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A kernel message catalog

A kernel message catalog

Posted Aug 8, 2008 20:47 UTC (Fri) by giraffedata (subscriber, #1954)
Parent article: A kernel message catalog

we are dealing with companies like IBM which have been creating massive binders full of kernel message documentation for several decades.

Do they still? That practice began when computer storage was too expensive to keep all that information online. Today, a message manual increases cost for everyone involved. And that's true even if the manual is stored online.

It irks me endlessly that software engineers seem to think they have to pay by the word for error messages, and that it's somehow undignified to come right out and tell the user what's going on. Here we have a proposal to send the user on a treasure hunt to find out why his module wouldn't load. The whole paragraph explaining the XPRAM devices problem could be right in the printk, and the second paragraph giving advice about it would not be unappreciated, right there in the log, either.

I understand the laziness that makes people not compose error messages, but in this case, the developer does write the message; he just sequesters it.

There are some messages that happen so normally that a full explanation would be an inappropriate use of message space, but the example isn't one of those.


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A kernel message catalog

Posted Aug 9, 2008 1:05 UTC (Sat) by erwbgy (subscriber, #4104) [Link]

Embedding the text directly in the source files would make translations more difficult, which
would probably mean they didn't happen, so I don't think this is a good idea.

Instead, perhaps some post-processing of the source code could be done to embed the text for
your chosen language, so you do get the text directly in the log, as you suggest.

A kernel message catalog

Posted Aug 9, 2008 10:07 UTC (Sat) by dark (guest, #8483) [Link]

Embedding the text in the source code needn't make it harder to translate -- gettext solves exactly this problem and I'm sure the technique could be adapted for the kernel. The drawback is that if the kernel outputs translated messages directly then the English-language version is not available when submitting bug reports or asking kernel developers for help. For that, a unique identifier would help.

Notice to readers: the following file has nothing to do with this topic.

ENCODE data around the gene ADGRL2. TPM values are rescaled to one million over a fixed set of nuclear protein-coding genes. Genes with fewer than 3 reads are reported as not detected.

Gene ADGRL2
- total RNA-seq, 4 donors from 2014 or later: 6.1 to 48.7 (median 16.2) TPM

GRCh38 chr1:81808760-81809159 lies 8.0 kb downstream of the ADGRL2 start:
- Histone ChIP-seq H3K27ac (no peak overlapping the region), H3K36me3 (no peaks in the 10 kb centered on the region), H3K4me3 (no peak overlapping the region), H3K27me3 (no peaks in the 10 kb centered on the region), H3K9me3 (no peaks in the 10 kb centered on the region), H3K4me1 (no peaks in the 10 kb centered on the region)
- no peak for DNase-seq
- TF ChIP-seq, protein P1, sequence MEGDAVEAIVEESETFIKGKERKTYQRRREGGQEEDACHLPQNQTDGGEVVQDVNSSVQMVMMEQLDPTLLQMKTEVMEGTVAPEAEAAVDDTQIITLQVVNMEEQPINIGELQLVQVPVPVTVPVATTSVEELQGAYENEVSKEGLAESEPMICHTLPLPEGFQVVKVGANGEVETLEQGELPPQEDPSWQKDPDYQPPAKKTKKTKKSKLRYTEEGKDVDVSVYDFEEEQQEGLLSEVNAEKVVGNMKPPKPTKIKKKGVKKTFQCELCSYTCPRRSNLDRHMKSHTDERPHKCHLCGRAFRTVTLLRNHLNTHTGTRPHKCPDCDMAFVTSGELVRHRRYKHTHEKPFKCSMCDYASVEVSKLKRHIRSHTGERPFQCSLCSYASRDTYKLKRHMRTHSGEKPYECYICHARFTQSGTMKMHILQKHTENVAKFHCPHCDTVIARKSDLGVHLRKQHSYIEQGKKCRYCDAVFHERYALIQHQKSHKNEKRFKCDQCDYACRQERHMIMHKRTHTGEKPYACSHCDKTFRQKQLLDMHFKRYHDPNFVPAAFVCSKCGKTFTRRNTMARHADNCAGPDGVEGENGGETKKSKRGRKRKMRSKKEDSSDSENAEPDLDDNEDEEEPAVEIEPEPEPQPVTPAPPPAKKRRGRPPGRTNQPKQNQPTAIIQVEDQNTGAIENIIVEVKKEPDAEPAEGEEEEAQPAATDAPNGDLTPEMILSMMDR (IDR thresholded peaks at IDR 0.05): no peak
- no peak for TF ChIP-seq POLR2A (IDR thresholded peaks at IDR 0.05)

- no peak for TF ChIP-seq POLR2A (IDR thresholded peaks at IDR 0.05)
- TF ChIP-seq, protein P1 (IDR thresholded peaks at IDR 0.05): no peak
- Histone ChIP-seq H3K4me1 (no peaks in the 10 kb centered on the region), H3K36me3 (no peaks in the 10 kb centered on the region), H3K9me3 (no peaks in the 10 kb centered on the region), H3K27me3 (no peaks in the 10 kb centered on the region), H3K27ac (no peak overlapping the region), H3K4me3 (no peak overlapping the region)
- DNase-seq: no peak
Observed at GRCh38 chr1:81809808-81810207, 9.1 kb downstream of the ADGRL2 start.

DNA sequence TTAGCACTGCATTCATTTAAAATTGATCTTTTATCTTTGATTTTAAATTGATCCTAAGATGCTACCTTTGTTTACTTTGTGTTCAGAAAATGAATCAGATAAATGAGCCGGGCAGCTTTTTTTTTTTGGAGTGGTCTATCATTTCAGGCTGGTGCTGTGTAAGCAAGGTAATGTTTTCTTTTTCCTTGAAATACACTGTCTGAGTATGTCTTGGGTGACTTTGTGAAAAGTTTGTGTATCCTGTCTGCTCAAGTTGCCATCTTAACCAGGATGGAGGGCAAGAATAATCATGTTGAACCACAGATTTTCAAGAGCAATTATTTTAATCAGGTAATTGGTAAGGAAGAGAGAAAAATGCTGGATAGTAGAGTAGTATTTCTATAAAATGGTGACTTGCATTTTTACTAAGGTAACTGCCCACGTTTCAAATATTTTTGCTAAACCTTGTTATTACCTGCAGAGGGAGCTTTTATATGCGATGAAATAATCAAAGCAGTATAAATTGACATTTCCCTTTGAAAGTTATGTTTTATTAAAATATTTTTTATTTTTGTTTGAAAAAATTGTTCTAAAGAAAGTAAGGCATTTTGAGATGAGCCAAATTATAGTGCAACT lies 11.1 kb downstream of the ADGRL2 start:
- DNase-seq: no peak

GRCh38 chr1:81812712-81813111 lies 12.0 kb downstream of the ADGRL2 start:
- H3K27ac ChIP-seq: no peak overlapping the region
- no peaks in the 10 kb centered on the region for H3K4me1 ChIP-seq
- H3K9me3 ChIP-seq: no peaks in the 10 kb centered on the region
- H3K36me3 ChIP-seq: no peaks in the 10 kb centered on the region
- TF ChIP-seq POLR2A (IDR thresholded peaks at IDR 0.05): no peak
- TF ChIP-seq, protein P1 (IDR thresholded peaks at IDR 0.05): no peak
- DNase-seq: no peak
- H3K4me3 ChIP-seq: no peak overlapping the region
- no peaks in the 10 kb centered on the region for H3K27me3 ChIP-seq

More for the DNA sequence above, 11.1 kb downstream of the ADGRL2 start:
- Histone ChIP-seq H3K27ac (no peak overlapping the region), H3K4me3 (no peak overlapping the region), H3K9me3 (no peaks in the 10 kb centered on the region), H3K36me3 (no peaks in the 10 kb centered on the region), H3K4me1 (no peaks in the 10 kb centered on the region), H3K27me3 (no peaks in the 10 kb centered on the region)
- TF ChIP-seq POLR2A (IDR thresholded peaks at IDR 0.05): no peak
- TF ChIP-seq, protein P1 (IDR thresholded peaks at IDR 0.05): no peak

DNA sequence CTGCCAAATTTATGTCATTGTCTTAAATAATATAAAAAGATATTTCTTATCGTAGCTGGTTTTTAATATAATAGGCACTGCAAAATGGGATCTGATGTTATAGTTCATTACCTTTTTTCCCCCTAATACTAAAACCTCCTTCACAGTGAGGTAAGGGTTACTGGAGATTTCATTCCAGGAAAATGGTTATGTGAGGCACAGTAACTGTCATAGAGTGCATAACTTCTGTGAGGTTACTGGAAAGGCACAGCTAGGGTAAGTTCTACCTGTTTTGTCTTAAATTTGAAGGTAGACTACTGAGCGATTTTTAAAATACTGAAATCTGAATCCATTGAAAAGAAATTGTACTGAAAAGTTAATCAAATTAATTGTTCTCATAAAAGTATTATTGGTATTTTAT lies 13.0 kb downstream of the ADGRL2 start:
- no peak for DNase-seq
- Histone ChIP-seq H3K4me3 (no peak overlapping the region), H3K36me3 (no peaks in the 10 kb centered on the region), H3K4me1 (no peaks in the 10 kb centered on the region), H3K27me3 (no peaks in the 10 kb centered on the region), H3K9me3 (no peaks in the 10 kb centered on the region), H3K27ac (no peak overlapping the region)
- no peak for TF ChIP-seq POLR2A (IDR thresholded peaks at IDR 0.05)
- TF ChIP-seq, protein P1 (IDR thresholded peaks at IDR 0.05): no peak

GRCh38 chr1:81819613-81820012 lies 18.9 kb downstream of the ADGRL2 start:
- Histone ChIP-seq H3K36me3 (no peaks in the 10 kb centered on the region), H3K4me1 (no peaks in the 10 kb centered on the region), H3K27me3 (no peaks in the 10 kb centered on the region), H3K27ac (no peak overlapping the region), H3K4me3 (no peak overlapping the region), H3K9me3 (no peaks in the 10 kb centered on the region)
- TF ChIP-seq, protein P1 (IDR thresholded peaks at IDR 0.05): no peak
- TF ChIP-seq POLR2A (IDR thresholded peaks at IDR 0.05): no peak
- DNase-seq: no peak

A kernel message catalog

Posted Aug 9, 2008 16:31 UTC (Sat) by giraffedata (subscriber, #1954) [Link]

The drawback is that if the kernel outputs translated messages directly then the English-language version is not available when submitting bug reports or asking kernel developers for help. For that, a unique identifier would help.

Note that the current proposal works the other way around: the kernel produces English and a unique identifier, then the user looks up the identifier separately and finds a more complete explanation possibly in another language. And in mine, the difference is that the English part is longer and many users don't need the additional step.

"harder to translate" might mean harder for someone to generate the other-language message repository, as compared to where the English version is in a separate file of message text. But in the current proposal, I believe the full English text is in the source file anyway; it's just in comments instead of in the actual message. A program extracts this text from throughout the kernel and a translator uses that extract to generate a message repository.

A kernel message catalog

Posted Aug 11, 2008 1:35 UTC (Mon) by ajf (subscriber, #10844) [Link]

They still rigorously define the error codes - more out of habit than a desire to be helpful,
I suspect, since almost all of the ones I've encountered since I first encountered WebSphere
Application Server seem to be documented as "Something didn't work. Don't do that.".


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